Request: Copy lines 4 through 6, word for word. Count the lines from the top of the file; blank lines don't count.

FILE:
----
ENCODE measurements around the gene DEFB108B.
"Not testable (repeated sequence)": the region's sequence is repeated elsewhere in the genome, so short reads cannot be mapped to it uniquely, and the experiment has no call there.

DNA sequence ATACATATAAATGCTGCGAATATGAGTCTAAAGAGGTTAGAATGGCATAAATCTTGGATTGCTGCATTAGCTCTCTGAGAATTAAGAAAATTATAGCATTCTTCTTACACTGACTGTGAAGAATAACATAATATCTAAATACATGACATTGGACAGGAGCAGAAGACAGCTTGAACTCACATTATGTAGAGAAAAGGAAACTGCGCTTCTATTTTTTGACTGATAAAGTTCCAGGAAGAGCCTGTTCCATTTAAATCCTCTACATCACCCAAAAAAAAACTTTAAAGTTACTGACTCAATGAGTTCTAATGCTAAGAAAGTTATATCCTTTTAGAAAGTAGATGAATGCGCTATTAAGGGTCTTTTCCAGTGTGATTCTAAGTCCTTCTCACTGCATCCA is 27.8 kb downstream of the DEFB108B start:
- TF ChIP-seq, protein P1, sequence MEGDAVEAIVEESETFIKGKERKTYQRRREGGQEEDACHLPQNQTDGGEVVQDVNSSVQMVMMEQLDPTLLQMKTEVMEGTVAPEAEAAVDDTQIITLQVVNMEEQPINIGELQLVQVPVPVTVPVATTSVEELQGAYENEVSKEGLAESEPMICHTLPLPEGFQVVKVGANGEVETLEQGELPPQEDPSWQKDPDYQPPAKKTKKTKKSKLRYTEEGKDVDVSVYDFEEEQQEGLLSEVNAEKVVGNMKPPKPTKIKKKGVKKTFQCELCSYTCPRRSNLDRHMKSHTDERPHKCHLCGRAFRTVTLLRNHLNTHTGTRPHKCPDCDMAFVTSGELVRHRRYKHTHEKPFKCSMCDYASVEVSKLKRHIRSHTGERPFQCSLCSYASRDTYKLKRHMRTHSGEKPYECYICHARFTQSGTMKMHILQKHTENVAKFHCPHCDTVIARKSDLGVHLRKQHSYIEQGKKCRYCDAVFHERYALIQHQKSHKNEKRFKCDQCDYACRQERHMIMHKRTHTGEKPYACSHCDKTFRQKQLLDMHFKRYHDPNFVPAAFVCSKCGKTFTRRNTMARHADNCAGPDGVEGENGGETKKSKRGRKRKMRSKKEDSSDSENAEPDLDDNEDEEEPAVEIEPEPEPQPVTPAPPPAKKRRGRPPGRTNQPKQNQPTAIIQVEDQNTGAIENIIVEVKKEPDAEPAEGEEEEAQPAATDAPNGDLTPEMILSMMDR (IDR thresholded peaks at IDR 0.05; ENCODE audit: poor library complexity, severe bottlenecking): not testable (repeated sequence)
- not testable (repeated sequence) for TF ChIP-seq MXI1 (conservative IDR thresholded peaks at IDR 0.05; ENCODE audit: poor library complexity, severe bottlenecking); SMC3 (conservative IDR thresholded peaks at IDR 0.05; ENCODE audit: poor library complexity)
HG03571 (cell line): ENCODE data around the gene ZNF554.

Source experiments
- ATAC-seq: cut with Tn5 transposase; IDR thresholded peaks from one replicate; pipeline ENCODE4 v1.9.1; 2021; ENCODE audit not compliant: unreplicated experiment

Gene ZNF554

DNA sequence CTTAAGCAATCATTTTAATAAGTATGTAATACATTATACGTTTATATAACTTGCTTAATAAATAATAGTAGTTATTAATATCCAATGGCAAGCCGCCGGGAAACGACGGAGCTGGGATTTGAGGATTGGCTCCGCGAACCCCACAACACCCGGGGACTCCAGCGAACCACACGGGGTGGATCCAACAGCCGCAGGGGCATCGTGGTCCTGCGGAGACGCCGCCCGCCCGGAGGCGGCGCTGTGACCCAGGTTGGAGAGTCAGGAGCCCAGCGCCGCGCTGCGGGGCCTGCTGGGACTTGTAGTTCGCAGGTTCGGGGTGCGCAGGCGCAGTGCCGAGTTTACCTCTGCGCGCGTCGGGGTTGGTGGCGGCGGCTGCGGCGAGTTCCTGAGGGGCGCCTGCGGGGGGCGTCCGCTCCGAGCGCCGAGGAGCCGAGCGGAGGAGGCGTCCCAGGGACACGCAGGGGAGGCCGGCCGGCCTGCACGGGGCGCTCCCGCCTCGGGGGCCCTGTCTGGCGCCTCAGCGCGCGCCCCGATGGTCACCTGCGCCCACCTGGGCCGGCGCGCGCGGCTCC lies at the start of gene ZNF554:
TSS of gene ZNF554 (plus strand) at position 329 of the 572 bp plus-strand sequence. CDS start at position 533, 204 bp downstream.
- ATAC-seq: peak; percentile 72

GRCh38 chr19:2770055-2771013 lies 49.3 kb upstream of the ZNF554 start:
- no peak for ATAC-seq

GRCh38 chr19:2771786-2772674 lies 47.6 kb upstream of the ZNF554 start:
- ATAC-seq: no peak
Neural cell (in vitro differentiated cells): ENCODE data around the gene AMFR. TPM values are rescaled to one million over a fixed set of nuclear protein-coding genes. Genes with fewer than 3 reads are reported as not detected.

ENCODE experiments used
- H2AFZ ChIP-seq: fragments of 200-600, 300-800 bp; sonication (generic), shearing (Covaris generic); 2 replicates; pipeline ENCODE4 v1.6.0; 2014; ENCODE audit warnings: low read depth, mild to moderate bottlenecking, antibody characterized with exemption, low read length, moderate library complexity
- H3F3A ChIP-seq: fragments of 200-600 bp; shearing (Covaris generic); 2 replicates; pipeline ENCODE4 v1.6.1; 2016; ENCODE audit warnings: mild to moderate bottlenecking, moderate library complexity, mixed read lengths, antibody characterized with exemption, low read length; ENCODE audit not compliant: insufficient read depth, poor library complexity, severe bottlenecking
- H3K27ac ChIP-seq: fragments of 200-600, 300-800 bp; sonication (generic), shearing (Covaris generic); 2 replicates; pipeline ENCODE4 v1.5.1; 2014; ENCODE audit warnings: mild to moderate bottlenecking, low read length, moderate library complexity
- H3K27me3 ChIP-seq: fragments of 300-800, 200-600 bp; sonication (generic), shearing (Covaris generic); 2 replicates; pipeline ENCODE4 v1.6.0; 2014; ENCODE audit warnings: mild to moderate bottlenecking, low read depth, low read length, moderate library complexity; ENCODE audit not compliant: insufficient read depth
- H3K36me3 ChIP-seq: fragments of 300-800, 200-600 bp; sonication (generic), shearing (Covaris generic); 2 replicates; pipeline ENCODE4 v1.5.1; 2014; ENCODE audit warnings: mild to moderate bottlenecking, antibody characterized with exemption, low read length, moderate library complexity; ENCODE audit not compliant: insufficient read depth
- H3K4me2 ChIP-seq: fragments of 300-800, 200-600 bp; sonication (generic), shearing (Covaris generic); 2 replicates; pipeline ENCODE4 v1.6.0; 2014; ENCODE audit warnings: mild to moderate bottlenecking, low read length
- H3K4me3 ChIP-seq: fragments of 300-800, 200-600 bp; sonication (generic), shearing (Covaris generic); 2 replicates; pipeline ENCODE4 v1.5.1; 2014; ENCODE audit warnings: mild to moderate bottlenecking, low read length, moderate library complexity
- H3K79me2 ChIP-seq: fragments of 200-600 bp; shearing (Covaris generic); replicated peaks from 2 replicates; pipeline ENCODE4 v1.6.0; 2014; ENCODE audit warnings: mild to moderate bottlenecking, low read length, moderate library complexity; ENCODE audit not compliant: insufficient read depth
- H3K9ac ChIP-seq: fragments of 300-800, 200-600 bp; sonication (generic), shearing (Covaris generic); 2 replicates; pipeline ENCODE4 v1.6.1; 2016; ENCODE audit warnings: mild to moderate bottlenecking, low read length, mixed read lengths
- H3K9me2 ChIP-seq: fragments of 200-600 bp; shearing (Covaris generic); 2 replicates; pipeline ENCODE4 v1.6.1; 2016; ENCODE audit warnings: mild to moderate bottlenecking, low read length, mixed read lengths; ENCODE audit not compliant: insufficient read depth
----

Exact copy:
- TF ChIP-seq, protein P1, sequence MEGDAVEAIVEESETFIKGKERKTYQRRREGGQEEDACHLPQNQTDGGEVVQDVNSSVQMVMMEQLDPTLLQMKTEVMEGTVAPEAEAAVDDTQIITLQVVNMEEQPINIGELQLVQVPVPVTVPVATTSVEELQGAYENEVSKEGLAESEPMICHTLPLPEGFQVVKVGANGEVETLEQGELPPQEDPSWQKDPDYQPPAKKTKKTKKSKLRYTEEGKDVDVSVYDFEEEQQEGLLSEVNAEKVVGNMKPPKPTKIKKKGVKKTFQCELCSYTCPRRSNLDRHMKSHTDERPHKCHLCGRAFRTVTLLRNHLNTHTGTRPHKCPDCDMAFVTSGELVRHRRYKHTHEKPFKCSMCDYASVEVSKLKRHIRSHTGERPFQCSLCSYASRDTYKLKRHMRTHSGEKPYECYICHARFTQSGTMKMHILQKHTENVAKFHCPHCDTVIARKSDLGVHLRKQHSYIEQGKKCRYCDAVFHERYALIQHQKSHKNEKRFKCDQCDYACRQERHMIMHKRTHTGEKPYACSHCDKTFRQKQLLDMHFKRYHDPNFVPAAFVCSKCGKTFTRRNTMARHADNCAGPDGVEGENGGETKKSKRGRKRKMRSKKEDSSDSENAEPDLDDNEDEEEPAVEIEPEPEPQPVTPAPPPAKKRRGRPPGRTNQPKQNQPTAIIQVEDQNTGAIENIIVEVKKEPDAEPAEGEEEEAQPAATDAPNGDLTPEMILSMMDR (IDR thresholded peaks at IDR 0.05; ENCODE audit: poor library complexity, severe bottlenecking): not testable (repeated sequence)
- not testable (repeated sequence) for TF ChIP-seq MXI1 (conservative IDR thresholded peaks at IDR 0.05; ENCODE audit: poor library complexity, severe bottlenecking); SMC3 (conservative IDR thresholded peaks at IDR 0.05; ENCODE audit: poor library complexity)
HG03571 (cell line): ENCODE data around the gene ZNF554.